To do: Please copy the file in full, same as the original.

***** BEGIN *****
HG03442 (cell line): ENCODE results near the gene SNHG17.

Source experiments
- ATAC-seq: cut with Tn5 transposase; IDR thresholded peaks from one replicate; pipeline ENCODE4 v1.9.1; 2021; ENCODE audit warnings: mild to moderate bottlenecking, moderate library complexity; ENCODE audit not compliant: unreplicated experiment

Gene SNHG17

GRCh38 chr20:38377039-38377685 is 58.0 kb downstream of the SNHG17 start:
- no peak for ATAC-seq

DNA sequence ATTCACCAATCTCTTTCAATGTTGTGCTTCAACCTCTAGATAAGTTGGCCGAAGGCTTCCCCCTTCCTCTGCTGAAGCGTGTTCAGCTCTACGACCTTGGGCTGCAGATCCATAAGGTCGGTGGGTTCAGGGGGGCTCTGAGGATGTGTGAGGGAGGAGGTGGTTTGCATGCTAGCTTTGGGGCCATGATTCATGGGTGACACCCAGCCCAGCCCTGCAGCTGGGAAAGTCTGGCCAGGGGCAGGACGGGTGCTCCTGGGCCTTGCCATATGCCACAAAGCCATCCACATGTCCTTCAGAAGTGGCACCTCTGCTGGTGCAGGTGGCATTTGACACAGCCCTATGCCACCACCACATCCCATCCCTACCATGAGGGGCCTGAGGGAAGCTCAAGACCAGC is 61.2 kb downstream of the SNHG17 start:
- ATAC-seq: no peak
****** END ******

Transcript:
HG03442 (cell line): ENCODE results near the gene SNHG17.

Source experiments
- ATAC-seq: cut with Tn5 transposase; IDR thresholded peaks from one replicate; pipeline ENCODE4 v1.9.1; 2021; ENCODE audit warnings: mild to moderate bottlenecking, moderate library complexity; ENCODE audit not compliant: unreplicated experiment

Gene SNHG17

GRCh38 chr20:38377039-38377685 is 58.0 kb downstream of the SNHG17 start:
- no peak for ATAC-seq

DNA sequence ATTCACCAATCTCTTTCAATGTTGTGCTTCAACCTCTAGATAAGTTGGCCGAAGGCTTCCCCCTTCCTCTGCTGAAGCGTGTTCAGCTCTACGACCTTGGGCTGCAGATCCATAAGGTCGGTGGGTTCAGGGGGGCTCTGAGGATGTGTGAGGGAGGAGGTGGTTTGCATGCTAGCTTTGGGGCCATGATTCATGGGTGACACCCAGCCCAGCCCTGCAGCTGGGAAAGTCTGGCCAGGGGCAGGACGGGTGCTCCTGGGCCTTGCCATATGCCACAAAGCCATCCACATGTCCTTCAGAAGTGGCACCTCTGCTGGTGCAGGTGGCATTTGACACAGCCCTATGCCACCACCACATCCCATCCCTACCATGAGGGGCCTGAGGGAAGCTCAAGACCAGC is 61.2 kb downstream of the SNHG17 start:
- ATAC-seq: no peak